}, address = {1200 East California Boulevard, Pasadena, California 91125}, advisor = {Apostol, Tom M.}, } @phdthesis{10.7907/9Y69-0F82, author = {Rumsey, Howard Calvin}, title = {Sets of visible points}, school = {California Institute of Technology}, year = {1961}, doi = {10.7907/9Y69-0F82}, url = {https://resolver.caltech.edu/CaltechTHESIS:03282011-140809241}, abstract = {

We say that two lattice points are visible from one another if there is no lattice point on the open line segment joining them. If Q is a subset of the n-dimensional integer lattice L^n, we write VQ for the set of points which can see every point of Q, and we call a set S a set of visible points if S = VQ for some set Q. In the first section we study the elementary properties of the operator V and of certain associated operators. A typical result is that Q is a set of visible points if and only if Q = V(VQ). In the second and third sections we study sets of visible points in greater detail. In particular we show that if Q is a finite subset of L^n, then VQ has a “density” which is given by the Euler product ^π_p (1 – r_p(Q)/p_n) where the numbers r_p (Q) are certain integers determined by the set Q and the primes p. And if Q is an infinite subset of L^ n, we give necessary and sufficient conditions on the set Q such that VQ has a density which is given by this or other related products. In the final section we compute the average values of a certain class of functions defined on L^n, and we show that the resulting formula may be used to compute the density of a set of visible points VQ generated by a finite set Q.

}, address = {1200 East California Boulevard, Pasadena, California 91125}, advisor = {Apostol, Tom M.}, } @phdthesis{10.7907/AH50-9D92, author = {Rearick, David Francis}, title = {Some visibility problems in point lattices}, school = {California Institute of Technology}, year = {1960}, doi = {10.7907/AH50-9D92}, url = {https://resolver.caltech.edu/CaltechETD:etd-06232006-133908}, abstract = {NOTE: Text or symbols not renderable in plain ASCII are indicated by […]. Abstract is included in .pdf document. We say that one lattice point is visible from another if no third lattice point lies on the line joining them. A lattice point visible from the origin is called a visible point. We study the manner in which the visible points are distributed throughout the lattice and show that, in a k-dimensional lattice, the fraction of such points in an expanding region “usually” tends to […]. On the other hand there exist arbitrarily large “gaps” containing no visible points. The following is a typical theorem: The maximum number of lattice points mutually visible in pairs is […], and if […], the “density” of points visible from each of a fixed set of n points, themselves mutually visible in pairs, is […]. The last section is devoted to a study of the function […], which is defined to be the number of distinct solutions of the congruence […] having […]. A special case of this function arises in connection with a certain visibility problem. A typical result is that […].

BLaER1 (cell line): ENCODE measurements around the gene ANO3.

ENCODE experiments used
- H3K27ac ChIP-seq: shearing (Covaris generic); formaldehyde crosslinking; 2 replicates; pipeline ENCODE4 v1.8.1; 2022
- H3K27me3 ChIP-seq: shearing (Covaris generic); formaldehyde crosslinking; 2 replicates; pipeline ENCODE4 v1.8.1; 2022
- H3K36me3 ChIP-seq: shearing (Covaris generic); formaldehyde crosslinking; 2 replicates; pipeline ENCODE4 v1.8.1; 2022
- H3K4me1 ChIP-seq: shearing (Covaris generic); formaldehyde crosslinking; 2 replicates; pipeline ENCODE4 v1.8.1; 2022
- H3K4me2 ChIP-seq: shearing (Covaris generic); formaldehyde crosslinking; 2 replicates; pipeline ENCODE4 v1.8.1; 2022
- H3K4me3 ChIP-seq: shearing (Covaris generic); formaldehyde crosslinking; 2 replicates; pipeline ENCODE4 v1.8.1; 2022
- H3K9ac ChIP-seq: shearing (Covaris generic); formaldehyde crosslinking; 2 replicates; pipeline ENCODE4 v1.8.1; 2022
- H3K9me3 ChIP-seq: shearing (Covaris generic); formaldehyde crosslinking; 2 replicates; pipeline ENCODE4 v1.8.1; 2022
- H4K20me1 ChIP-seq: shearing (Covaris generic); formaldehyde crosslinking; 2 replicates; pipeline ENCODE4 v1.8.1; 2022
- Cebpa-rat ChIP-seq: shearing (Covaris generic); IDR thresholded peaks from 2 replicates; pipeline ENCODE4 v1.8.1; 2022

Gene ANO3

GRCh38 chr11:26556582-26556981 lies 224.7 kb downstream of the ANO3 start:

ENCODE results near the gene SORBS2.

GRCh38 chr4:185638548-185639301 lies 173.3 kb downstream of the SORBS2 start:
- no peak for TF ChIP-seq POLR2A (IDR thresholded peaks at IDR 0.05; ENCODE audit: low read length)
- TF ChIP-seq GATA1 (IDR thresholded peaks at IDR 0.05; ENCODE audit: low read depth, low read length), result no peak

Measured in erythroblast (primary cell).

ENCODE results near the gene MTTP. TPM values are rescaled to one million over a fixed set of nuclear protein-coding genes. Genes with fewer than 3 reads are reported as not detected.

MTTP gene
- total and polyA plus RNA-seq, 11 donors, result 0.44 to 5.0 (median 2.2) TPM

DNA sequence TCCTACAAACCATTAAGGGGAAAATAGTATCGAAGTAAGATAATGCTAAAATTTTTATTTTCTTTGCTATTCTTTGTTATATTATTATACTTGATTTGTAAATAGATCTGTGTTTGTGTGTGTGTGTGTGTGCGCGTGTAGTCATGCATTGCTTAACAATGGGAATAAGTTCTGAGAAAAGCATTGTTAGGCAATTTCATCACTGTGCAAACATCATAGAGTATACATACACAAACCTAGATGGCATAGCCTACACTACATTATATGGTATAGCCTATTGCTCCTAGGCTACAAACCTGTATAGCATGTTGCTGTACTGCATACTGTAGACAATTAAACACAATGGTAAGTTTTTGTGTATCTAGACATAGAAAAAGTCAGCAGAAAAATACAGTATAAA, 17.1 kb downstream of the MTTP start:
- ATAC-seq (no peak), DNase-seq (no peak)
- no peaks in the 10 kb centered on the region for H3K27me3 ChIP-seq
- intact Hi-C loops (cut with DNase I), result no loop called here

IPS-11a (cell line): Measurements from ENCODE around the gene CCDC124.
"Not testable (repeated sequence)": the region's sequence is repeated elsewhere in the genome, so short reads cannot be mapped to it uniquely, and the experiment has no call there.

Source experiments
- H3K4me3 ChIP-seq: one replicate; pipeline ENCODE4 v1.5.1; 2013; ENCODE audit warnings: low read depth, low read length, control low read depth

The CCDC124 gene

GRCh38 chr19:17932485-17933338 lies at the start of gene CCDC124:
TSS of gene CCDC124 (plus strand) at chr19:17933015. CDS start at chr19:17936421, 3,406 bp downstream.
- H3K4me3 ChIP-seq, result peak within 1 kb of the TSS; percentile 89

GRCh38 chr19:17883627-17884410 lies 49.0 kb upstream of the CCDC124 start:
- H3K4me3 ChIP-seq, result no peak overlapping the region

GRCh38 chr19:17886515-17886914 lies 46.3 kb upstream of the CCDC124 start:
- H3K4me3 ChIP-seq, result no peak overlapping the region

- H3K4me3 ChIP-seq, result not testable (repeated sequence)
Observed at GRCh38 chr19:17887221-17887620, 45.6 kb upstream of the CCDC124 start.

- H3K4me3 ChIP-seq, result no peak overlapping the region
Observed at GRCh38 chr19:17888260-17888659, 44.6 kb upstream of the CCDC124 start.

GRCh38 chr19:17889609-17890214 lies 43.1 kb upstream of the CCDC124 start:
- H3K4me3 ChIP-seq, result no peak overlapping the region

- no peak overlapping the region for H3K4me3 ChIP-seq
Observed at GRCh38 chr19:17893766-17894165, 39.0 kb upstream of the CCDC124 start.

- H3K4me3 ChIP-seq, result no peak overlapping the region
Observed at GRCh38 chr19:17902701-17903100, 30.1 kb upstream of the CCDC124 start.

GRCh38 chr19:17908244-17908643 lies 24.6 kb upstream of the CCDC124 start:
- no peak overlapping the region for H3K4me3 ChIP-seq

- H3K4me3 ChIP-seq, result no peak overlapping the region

}, address = {1200 East California Boulevard, Pasadena, California 91125}, advisor = {Apostol, Tom M.}, } @phdthesis{10.7907/952N-ET02, author = {Gordon, Basil}, title = {Some Tauberian theorems connected with the prime number theorem}, school = {California Institute of Technology}, year = {1956}, doi = {10.7907/952N-ET02}, url = {https://resolver.caltech.edu/CaltechETD:etd-03232004-113001}, abstract = {NOTE: Text or symbols not renderable in plain ASCII are indicated by […]. Abstract is included in .pdf document.

Let A(x) be a monotone non-decreasing function of x, and let […]. It is possible that T(x)~ ax log x, but […] = 0, […]. If T(x) = ax log x + 0(x), then […], […], but A(x) ~ ax is in general false. If T(x) = ax log x + bx + […] then A(x) ~ ax.

The prime number theorem is the special case A(x) = ….

}, address = {1200 East California Boulevard, Pasadena, California 91125}, advisor = {Apostol, Tom M.}, } @phdthesis{10.7907/F6R6-5E76, author = {Sklar, Abe}, title = {Summation formulas associated with a class of Dirichlet series}, school = {California Institute of Technology}, year = {1956}, doi = {10.7907/F6R6-5E76}, url = {https://resolver.caltech.edu/CaltechTHESIS:07142011-113939348}, abstract = {The Poisson summation formula, which gives, under suitable conditions on f(x), and expression for sums of the form ^(n_2)Σ_(n=n_1) f(n) 1 ≤ n_1 < n_2 ≤ ∞ can be derived from the functional equation for the Riemann zeta-function (s). In this thesis a class of Dirichlet series is defined whose members have properties analogous to those of s(s); in particular, each series in the class, written in the form Ø(s) = ^∞Σ_(n=1) a(n) λ